The concern of the present invention is not limited to gun-type dispensers for single component viscous fluids or pastes, for a need also exists for dispensers of two-component compounds such as an epoxy bonding agent in which one component is an epoxy resin and the other a hardener therefor. Separate packages are required for the components which are only intermixed when the epoxy is to be applied to a site to be bonded.
A problem which arises when the two components of an epoxy bonding agent are contained in separate squeeze tubes each having a sealed spout, is that if the same razor or other cutter is used to cut open both spouts, then the surface of the cutter may become smeared with both components which will interact and bond to this surface.
The Creighton et al. U.S. Pat. No. 3,323,682 discloses a gun-type dispenser in which two cartridges separately storing the resin and catalyst or hardener components of an epoxy bonding agent are concurrently subjected to pressure to extrude these components from the cartridges. As pointed out in this patent, should the resin and hardener components be accidentally mixed together in advance of their intended use, curing will then take place prematurely in a relatively short time, and the resultant epoxy would not be usable. It is essential, therefore, that the epoxy components be stored in separate sealed containers.
In the present invention, the viscous fluid paste to be dispensed is stored in a squeezable sealed pouch. Of prior art interest in regard to a pouch of this type is the Wainberg U.S. Pat. No. 4,265,372, in which oil or other viscous fluid is contained in a pouch formed of synthetic plastic material. This pouch is loaded into a dispenser-cutter which includes a blade that punctures a hole in the pouch which is then subjected to pressure to discharge the contents from the hole.
If one were to load a pouch of the Wainberg et al. type into the barrel of a dispensing gun and pierce an opening on the front end of the pouch, then when, the pouch is subjected to pressure to extrude its contents, this will result in an exhausted pouch in a collapsed state at the front end of the barrel. And because the pouch in this state is crushed or crumpled, it is then more or less frictionally stuck within the barrel.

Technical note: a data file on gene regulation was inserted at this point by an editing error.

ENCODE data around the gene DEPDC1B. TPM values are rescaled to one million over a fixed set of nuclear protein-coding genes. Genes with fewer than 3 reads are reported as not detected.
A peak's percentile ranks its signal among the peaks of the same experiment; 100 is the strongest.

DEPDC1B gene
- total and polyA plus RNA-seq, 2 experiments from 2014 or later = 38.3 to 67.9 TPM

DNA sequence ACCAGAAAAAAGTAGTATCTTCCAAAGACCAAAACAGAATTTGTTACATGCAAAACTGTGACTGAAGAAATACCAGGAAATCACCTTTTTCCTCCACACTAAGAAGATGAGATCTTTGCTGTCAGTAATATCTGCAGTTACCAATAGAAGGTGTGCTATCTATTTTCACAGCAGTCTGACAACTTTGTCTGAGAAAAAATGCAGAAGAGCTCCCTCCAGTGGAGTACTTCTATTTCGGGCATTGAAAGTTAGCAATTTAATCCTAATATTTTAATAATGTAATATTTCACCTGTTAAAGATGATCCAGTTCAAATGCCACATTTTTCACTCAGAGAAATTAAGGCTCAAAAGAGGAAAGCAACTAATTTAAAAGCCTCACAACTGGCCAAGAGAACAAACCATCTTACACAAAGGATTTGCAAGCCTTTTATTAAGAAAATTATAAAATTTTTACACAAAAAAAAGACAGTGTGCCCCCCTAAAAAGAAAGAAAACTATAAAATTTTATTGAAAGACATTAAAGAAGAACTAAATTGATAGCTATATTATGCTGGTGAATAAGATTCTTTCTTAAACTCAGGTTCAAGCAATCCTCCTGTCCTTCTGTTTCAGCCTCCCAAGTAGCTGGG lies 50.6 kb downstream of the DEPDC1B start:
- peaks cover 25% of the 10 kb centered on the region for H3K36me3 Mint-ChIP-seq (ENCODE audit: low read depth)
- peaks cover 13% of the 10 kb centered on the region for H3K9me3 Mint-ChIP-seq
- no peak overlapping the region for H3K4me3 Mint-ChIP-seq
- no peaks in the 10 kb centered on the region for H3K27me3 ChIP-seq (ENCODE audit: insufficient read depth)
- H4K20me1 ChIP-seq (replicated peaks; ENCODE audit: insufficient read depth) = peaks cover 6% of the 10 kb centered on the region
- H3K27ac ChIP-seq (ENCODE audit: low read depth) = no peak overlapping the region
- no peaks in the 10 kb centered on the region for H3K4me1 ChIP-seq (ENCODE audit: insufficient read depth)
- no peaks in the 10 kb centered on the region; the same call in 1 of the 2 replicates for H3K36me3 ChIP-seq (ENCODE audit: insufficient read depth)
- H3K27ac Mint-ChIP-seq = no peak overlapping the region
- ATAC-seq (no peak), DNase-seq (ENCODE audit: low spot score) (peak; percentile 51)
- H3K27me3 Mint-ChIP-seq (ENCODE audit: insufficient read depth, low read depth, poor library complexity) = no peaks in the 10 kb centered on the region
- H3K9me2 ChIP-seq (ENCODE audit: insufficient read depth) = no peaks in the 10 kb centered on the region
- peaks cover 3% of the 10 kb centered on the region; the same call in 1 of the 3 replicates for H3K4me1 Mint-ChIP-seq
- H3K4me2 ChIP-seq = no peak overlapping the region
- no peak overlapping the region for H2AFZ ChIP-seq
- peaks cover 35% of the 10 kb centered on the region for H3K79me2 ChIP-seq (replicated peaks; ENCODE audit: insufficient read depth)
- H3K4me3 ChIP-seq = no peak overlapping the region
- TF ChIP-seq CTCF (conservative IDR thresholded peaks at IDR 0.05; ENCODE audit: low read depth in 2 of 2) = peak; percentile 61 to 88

Yet in order to reload the barrel it is necessary to first pull out the crushed pouch therefrom. If an operator seeks to use his fingers for this purpose, he will not only experience difficulty in doing so, but he is likely to soil his fingers, for the surface of the collapsed pouch surrounding its pierce opening is smeared with the constituent it contained. Should he instead use a tweezer or other tool to extract the collapsed pouch from the barrel, the tool will become smeared. And if the gun has a pair of barrels, one for each component of an epoxy resin, since these components interact quickly, should the tool be smeared with both components, an epoxy will form and harden on the surface of the tool which will then be difficult to clean.
Also of prior art interest is the patent to Cannon et al., U.S. Pat. No. 3,767,085, showing a double barrel syringe having a common mixing chamber. Received in the barrels are cartridges containing the two constituents to be mixed, each cartridge having a rear plug which is engaged by a piston. The rods of the two pistons are joined by a common handle for concurrent advance of the pistons.
The main object of this invention is to provide a gun-type dispenser having a barrel adapted to accommodate a sausage-like squeezable pouch or foil pack storing a viscous fluid or paste such as a bonding agent, which dispenser, when actuated, functioning to first create an opening in the pouch through which its contents are then extruded.